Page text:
13. Once the ring mould has been removed, the cake should now be on the plate/stand with the white chocolate mousse layer on top. Gently peel off the acetate and cling film and smooth out any rough edges by running the flat side of the spatula around the cake gently.
  14. By this stage the glaze might have set to a thick consistency once again. Heat the glaze to ensure it is runny and begin to glaze the top of the cake by pouring from the centre of the cake outward in a circular motion. When nearing the edge of the cake stop pouring gradually so that the glaze drips ever so slightly over the edge to form a distinct drip pattern. Screen Shot 2017-03-28 at 13.34.54 copy
  15. For the decorations you will need 20g of plastic icing/fondant, a small flower cutter, edible shimmer and 50g of white chocolate. Start by working the hard fondant between your palms so that it becomes soft and pliable. Measure the circumference of the chocolate cake base as well as the height and begin rolling out the fondant wide enough to be able to cut out a band long and high enough to fit around the chocolate base. Once the band has been cut use an indented rolling-pin to form the lines on the band. However if you do not have such a rolling pin you may leave the band as is or decorate it as you wish. You can use a simple fork if you so desire to decorate the band or decorating comb. Using a small brush dust on the edible shimmer before wrapping the band around the chocolate base. Use a drop of water to seal the point where the two edges of the band meet. Roll out another small piece of fondant and using a small flower cutter,  cut out a flower, dust it with edible shimmer and place it where the two points of the band meet to cover.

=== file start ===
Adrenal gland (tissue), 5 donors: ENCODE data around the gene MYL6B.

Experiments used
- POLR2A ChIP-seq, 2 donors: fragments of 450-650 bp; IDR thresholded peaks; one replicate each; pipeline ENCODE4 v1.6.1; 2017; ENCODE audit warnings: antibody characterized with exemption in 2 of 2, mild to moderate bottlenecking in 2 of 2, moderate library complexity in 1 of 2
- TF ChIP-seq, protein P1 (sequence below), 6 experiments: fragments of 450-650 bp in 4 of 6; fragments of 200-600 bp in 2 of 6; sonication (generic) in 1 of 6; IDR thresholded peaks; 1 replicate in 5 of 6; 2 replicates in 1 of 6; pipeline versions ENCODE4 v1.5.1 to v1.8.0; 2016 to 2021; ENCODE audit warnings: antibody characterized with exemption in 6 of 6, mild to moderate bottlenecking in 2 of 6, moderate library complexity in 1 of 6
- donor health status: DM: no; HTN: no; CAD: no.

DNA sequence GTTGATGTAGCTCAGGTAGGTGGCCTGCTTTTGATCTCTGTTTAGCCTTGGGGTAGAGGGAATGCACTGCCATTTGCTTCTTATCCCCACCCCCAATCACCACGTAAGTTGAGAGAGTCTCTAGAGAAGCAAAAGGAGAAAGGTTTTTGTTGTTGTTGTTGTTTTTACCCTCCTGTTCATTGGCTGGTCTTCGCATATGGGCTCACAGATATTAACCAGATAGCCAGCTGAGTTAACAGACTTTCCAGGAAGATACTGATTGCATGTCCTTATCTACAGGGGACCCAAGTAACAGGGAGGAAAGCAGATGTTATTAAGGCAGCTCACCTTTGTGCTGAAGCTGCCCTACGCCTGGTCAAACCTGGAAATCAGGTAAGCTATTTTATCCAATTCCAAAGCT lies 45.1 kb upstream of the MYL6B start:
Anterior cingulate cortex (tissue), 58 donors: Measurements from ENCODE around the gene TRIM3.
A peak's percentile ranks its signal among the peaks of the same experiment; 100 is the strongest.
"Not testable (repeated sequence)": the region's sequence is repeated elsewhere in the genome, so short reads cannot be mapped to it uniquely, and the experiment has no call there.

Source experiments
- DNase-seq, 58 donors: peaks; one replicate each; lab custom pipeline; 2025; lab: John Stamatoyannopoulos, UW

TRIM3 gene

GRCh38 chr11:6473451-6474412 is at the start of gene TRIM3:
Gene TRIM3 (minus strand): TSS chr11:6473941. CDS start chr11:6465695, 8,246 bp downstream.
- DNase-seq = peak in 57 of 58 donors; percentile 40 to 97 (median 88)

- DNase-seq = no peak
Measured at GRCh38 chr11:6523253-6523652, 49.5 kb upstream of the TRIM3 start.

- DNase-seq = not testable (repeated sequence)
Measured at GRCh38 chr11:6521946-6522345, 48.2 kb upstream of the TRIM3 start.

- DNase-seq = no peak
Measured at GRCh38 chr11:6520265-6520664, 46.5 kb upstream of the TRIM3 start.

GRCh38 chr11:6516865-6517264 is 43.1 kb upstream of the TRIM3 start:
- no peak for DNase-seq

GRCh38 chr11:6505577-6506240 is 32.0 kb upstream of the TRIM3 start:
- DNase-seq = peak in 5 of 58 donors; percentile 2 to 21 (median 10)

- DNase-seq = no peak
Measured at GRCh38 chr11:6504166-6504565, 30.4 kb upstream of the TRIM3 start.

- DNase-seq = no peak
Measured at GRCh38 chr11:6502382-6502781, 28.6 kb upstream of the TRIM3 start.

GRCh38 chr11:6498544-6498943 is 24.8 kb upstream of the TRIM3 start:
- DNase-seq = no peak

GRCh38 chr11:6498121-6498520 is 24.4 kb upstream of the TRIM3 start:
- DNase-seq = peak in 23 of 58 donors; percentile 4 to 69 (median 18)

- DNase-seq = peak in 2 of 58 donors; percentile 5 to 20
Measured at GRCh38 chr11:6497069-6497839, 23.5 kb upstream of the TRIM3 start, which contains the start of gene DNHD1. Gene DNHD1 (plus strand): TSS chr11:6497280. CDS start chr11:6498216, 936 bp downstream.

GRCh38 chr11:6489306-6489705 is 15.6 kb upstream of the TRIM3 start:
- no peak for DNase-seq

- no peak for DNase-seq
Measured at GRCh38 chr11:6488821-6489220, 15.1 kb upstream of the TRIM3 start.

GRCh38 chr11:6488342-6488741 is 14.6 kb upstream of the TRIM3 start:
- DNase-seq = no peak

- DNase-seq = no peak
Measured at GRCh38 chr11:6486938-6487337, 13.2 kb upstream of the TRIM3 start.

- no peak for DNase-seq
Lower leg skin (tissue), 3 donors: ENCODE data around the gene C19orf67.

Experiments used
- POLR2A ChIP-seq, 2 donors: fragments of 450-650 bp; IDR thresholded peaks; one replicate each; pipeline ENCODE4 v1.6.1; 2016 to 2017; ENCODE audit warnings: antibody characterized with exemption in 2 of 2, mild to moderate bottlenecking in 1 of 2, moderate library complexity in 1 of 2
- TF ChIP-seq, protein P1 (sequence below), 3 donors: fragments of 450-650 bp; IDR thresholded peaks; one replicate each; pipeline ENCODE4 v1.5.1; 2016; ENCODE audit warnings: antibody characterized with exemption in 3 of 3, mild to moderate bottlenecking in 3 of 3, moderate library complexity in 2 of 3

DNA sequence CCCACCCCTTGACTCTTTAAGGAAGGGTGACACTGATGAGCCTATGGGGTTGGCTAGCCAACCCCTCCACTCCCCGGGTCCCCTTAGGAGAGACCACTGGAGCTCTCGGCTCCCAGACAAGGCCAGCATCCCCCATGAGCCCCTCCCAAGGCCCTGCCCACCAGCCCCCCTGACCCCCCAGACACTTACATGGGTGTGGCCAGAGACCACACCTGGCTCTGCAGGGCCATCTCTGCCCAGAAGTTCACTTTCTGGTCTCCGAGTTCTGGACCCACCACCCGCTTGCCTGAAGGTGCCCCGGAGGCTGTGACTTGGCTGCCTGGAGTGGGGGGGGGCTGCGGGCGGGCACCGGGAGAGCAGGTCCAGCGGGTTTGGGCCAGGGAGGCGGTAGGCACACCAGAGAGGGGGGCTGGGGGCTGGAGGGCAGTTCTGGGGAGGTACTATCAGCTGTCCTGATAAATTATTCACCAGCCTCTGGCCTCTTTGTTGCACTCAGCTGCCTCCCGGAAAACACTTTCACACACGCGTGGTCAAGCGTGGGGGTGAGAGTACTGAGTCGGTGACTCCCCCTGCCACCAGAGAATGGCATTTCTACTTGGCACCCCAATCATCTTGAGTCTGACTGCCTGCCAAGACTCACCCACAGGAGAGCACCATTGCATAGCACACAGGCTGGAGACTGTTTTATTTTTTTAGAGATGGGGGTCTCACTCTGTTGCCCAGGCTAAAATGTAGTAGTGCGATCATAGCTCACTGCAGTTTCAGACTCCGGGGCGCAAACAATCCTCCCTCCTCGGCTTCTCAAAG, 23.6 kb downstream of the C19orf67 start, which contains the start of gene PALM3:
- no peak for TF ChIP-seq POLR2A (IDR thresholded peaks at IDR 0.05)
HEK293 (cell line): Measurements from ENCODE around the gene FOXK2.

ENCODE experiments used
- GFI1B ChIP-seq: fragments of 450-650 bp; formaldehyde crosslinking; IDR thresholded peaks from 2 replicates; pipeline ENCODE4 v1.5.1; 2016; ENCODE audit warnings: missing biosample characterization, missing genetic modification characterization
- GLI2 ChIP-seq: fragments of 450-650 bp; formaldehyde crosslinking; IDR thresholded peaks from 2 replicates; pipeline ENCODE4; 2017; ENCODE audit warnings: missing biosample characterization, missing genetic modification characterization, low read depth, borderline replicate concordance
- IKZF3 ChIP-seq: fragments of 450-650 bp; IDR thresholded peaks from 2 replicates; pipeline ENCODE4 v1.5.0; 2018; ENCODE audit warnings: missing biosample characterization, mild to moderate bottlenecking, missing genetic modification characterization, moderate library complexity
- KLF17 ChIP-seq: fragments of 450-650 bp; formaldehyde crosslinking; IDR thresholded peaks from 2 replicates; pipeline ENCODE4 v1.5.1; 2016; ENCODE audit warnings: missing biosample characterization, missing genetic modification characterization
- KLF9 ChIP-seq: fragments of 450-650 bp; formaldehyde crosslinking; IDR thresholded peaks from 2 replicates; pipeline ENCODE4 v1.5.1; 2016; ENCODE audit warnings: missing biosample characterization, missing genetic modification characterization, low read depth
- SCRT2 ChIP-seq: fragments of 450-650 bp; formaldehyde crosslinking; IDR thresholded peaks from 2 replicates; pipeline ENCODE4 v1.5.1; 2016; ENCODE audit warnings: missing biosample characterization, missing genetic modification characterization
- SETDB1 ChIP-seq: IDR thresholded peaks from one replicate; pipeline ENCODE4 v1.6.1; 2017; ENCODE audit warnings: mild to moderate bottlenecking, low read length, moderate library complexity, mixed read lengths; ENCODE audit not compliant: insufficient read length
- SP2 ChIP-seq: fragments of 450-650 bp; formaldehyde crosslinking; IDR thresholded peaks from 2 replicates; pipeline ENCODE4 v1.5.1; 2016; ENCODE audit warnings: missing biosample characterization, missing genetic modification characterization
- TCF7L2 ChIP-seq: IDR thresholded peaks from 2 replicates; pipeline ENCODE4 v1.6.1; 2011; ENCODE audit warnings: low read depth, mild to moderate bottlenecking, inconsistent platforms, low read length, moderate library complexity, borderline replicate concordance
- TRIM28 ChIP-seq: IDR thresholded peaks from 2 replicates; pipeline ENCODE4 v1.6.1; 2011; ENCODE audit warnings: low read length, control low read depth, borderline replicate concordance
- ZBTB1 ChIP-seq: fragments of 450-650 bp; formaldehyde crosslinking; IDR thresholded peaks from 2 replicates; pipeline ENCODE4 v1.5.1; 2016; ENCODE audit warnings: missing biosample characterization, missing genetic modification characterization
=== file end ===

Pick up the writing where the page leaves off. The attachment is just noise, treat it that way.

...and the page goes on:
16. Melt the white chocolate over a double boiler, (you can colour it if you prefer by mixing a pinch of colouring powder into the chocolate) and drizzle over the melted chocolate like in the main picture using a teaspoon or a piping bag with writing tip.
  17. Remove half spheres from the freezer and unmould them before placing them on the cake. The cake should then be covered with a dome and placed in the fridge. Once the cake has fully thawed in the fridge it may be served directly from the fridge. However if transporting the cake, it’s best to keep it frozen. It will take roughly thirty minutes to thaw from frozen in warm weather. When serving the cake it will keep its shape for roughly an hour and a half before the remainder will need to be placed back into the fridge.